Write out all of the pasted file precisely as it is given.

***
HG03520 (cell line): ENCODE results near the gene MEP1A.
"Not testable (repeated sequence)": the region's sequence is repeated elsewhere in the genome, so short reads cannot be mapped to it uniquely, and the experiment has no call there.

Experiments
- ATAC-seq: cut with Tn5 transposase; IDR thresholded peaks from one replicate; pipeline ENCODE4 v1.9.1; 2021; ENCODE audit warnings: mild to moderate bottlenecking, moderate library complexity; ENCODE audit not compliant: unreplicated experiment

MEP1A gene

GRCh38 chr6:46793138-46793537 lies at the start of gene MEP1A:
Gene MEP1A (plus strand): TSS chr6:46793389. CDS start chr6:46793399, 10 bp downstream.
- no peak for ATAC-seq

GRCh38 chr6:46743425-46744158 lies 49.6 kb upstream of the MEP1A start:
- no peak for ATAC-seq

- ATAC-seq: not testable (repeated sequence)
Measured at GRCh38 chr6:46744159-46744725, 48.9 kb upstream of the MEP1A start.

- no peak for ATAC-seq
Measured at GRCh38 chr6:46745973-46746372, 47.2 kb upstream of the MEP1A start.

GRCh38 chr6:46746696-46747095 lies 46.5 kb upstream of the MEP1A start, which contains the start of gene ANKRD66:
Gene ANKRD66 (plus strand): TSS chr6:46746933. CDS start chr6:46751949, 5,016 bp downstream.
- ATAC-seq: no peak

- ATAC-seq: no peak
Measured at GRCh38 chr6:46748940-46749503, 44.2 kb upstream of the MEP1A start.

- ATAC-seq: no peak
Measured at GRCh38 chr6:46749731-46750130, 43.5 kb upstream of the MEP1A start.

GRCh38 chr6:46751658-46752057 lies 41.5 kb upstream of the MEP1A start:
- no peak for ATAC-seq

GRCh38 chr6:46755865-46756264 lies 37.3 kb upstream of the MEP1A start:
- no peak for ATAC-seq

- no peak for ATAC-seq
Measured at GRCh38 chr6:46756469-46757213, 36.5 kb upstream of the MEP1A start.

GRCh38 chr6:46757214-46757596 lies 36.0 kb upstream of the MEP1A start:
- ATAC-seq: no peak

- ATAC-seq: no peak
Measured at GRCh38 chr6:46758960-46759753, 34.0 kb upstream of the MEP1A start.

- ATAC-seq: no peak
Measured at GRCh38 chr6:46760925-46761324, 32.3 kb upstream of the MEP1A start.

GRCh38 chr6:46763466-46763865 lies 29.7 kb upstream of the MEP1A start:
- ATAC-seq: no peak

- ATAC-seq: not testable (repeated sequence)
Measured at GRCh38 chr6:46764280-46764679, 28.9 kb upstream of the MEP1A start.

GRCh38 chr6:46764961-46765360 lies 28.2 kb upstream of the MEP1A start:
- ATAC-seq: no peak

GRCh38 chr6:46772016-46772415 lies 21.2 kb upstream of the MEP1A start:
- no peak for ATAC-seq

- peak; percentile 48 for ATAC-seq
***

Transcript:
HG03520 (cell line): ENCODE results near the gene MEP1A.
"Not testable (repeated sequence)": the region's sequence is repeated elsewhere in the genome, so short reads cannot be mapped to it uniquely, and the experiment has no call there.

Experiments
- ATAC-seq: cut with Tn5 transposase; IDR thresholded peaks from one replicate; pipeline ENCODE4 v1.9.1; 2021; ENCODE audit warnings: mild to moderate bottlenecking, moderate library complexity; ENCODE audit not compliant: unreplicated experiment

MEP1A gene

GRCh38 chr6:46793138-46793537 lies at the start of gene MEP1A:
Gene MEP1A (plus strand): TSS chr6:46793389. CDS start chr6:46793399, 10 bp downstream.
- no peak for ATAC-seq

GRCh38 chr6:46743425-46744158 lies 49.6 kb upstream of the MEP1A start:
- no peak for ATAC-seq

- ATAC-seq: not testable (repeated sequence)
Measured at GRCh38 chr6:46744159-46744725, 48.9 kb upstream of the MEP1A start.

- no peak for ATAC-seq
Measured at GRCh38 chr6:46745973-46746372, 47.2 kb upstream of the MEP1A start.

GRCh38 chr6:46746696-46747095 lies 46.5 kb upstream of the MEP1A start, which contains the start of gene ANKRD66:
Gene ANKRD66 (plus strand): TSS chr6:46746933. CDS start chr6:46751949, 5,016 bp downstream.
- ATAC-seq: no peak

- ATAC-seq: no peak
Measured at GRCh38 chr6:46748940-46749503, 44.2 kb upstream of the MEP1A start.

- ATAC-seq: no peak
Measured at GRCh38 chr6:46749731-46750130, 43.5 kb upstream of the MEP1A start.

GRCh38 chr6:46751658-46752057 lies 41.5 kb upstream of the MEP1A start:
- no peak for ATAC-seq

GRCh38 chr6:46755865-46756264 lies 37.3 kb upstream of the MEP1A start:
- no peak for ATAC-seq

- no peak for ATAC-seq
Measured at GRCh38 chr6:46756469-46757213, 36.5 kb upstream of the MEP1A start.

GRCh38 chr6:46757214-46757596 lies 36.0 kb upstream of the MEP1A start:
- ATAC-seq: no peak

- ATAC-seq: no peak
Measured at GRCh38 chr6:46758960-46759753, 34.0 kb upstream of the MEP1A start.

- ATAC-seq: no peak
Measured at GRCh38 chr6:46760925-46761324, 32.3 kb upstream of the MEP1A start.

GRCh38 chr6:46763466-46763865 lies 29.7 kb upstream of the MEP1A start:
- ATAC-seq: no peak

- ATAC-seq: not testable (repeated sequence)
Measured at GRCh38 chr6:46764280-46764679, 28.9 kb upstream of the MEP1A start.

GRCh38 chr6:46764961-46765360 lies 28.2 kb upstream of the MEP1A start:
- ATAC-seq: no peak

GRCh38 chr6:46772016-46772415 lies 21.2 kb upstream of the MEP1A start:
- no peak for ATAC-seq

- peak; percentile 48 for ATAC-seq